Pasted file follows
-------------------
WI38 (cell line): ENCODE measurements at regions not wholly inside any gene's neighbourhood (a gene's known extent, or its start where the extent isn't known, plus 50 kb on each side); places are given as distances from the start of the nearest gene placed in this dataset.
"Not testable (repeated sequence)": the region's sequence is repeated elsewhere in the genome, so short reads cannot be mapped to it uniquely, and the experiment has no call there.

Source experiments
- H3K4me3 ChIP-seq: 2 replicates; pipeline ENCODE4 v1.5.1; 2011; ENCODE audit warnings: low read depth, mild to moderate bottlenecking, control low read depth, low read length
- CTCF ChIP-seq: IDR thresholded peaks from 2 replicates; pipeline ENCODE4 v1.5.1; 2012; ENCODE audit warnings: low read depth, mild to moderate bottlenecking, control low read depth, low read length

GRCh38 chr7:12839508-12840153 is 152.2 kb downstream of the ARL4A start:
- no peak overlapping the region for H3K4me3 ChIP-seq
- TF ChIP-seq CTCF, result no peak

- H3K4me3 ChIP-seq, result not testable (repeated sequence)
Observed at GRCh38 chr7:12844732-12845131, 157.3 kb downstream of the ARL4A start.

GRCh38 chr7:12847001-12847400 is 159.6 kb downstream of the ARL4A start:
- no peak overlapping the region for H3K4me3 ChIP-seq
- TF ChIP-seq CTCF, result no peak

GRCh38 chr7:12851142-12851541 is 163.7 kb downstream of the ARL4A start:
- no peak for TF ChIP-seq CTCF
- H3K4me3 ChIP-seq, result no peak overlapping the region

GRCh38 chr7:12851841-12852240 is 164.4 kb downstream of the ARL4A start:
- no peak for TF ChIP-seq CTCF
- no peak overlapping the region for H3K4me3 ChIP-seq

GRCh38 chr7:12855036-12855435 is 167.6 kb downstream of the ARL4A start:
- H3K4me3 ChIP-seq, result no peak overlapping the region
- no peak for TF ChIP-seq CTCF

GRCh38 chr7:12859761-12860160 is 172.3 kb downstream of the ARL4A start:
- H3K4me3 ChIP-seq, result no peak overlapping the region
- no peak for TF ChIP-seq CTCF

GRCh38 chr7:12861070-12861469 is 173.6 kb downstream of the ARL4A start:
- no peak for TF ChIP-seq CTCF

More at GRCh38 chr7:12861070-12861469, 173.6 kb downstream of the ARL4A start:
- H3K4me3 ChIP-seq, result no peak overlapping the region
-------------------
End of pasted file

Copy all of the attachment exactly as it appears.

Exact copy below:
WI38 (cell line): ENCODE measurements at regions not wholly inside any gene's neighbourhood (a gene's known extent, or its start where the extent isn't known, plus 50 kb on each side); places are given as distances from the start of the nearest gene placed in this dataset.
"Not testable (repeated sequence)": the region's sequence is repeated elsewhere in the genome, so short reads cannot be mapped to it uniquely, and the experiment has no call there.

Source experiments
- H3K4me3 ChIP-seq: 2 replicates; pipeline ENCODE4 v1.5.1; 2011; ENCODE audit warnings: low read depth, mild to moderate bottlenecking, control low read depth, low read length
- CTCF ChIP-seq: IDR thresholded peaks from 2 replicates; pipeline ENCODE4 v1.5.1; 2012; ENCODE audit warnings: low read depth, mild to moderate bottlenecking, control low read depth, low read length

GRCh38 chr7:12839508-12840153 is 152.2 kb downstream of the ARL4A start:
- no peak overlapping the region for H3K4me3 ChIP-seq
- TF ChIP-seq CTCF, result no peak

- H3K4me3 ChIP-seq, result not testable (repeated sequence)
Observed at GRCh38 chr7:12844732-12845131, 157.3 kb downstream of the ARL4A start.

GRCh38 chr7:12847001-12847400 is 159.6 kb downstream of the ARL4A start:
- no peak overlapping the region for H3K4me3 ChIP-seq
- TF ChIP-seq CTCF, result no peak

GRCh38 chr7:12851142-12851541 is 163.7 kb downstream of the ARL4A start:
- no peak for TF ChIP-seq CTCF
- H3K4me3 ChIP-seq, result no peak overlapping the region

GRCh38 chr7:12851841-12852240 is 164.4 kb downstream of the ARL4A start:
- no peak for TF ChIP-seq CTCF
- no peak overlapping the region for H3K4me3 ChIP-seq

GRCh38 chr7:12855036-12855435 is 167.6 kb downstream of the ARL4A start:
- H3K4me3 ChIP-seq, result no peak overlapping the region
- no peak for TF ChIP-seq CTCF

GRCh38 chr7:12859761-12860160 is 172.3 kb downstream of the ARL4A start:
- H3K4me3 ChIP-seq, result no peak overlapping the region
- no peak for TF ChIP-seq CTCF

GRCh38 chr7:12861070-12861469 is 173.6 kb downstream of the ARL4A start:
- no peak for TF ChIP-seq CTCF

More at GRCh38 chr7:12861070-12861469, 173.6 kb downstream of the ARL4A start:
- H3K4me3 ChIP-seq, result no peak overlapping the region